History of St. William

 

       A year after its 1901 founding, St. William Community was described in The Record as being “a young but thriving parish in a heavily settled district, and will soon become, with God’s help, a great power for good.” In 1902 Bishop William G. McCloskey laid the cornerstone for its Norman-Gothic edifice, with a wood-beam ceiling, on the corner of 13th and Oak Streets. Father Denis Murphy was the first pastor. A school was in operation immediately, staffed by the Sisters of Mercy from 1903 to 1962 and housed in a new building in 1951. The school closed in 1962.

 

       With membership down to eighty-five by 1962, St. William nearly closed. However, the Second Vatican Council (1962-65) reenergized liturgical participation and social justice concerns. Membership rose. New Directions Housing Corporation, St. William Neighborhood Center (now ElderServe), and other outreach activities developed, some housed in the former school building. In the mid 1980s, St. William developed a sister-parish relationship with Our Lord of Esquipulas in Nicaragua, then a tie with Casa Materna, housing mothers with high-risk pregnancies. In 1990, Just Creations was launched to support artisans in developing countries. Renting space to Dismas Charities as a minimum-security prison created a prison ministry. In 2000, CrossRoads Ministry opened to offer young Catholics a prayerful retreat experience of justice and peacemaking, and the St. Vincent de Paul Conference was reestablished.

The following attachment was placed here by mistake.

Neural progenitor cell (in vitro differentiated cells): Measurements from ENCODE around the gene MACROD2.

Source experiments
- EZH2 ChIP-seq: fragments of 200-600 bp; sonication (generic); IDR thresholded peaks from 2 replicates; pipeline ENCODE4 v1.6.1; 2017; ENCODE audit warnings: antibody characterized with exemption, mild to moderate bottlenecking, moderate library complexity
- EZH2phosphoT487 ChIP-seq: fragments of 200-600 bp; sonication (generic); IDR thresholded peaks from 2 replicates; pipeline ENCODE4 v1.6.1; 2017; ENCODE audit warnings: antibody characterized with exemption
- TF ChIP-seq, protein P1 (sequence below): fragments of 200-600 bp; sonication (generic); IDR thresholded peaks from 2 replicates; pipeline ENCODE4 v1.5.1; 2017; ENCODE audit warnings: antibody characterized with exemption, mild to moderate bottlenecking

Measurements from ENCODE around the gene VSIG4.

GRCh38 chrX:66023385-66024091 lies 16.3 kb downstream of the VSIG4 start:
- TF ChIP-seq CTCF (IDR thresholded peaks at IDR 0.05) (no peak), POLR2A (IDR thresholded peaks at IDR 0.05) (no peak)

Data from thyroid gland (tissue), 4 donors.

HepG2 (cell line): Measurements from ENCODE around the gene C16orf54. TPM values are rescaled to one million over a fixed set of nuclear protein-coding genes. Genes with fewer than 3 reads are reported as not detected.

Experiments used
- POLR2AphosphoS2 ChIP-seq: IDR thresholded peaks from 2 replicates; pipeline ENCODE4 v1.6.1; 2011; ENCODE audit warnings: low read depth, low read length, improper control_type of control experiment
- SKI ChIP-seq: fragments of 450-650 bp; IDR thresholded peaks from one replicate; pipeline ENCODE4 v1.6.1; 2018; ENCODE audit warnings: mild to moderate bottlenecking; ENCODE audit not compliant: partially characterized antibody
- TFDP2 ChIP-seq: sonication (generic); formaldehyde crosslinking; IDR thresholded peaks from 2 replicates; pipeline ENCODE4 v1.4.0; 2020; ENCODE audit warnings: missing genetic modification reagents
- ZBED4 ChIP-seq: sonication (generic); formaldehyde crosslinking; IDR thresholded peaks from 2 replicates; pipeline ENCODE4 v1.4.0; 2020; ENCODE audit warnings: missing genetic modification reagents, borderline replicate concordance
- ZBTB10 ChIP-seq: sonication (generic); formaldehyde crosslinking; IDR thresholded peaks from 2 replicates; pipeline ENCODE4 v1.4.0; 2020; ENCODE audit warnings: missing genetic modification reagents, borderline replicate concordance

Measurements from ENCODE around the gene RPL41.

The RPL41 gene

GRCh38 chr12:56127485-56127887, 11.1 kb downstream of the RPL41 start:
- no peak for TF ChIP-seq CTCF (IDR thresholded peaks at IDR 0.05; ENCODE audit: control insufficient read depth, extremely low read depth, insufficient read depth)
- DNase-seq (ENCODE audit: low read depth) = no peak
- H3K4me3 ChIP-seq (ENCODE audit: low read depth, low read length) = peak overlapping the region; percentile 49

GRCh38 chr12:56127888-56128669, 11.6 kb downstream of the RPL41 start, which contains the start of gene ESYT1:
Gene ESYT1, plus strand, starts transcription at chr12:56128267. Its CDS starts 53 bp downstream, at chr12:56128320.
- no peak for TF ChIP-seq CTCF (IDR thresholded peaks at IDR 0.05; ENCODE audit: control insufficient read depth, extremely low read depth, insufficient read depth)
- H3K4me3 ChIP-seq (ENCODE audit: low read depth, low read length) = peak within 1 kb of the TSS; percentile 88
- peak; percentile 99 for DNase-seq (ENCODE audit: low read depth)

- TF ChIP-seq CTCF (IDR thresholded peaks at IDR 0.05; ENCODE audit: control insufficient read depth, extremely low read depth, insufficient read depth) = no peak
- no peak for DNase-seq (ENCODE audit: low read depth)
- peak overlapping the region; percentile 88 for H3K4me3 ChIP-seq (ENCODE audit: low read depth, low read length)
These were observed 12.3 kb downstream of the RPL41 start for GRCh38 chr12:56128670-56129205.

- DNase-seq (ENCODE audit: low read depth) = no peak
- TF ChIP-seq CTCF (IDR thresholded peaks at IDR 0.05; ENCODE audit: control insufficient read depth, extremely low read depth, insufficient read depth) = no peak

Committed to peace-making, St. William publicly opposed the Vietnam and Iraq wars and offered sanctuary to Central American refugees in the 1980s. The parish supports many organizations that improve the lives of people in need.

The parish’s decision to use inclusive language and its mission statement call the 300-plus parishioners to be challenging voices: “We commit ourselves…to serve the poor and oppressed far and near and to eliminate the causes of violence and injustice. We open our hearts and our doors to all people and hold in high esteem God’s creative diversity.”

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1226 W. Oak Street, Louisville, KY 40210   |   (502) 635-6307

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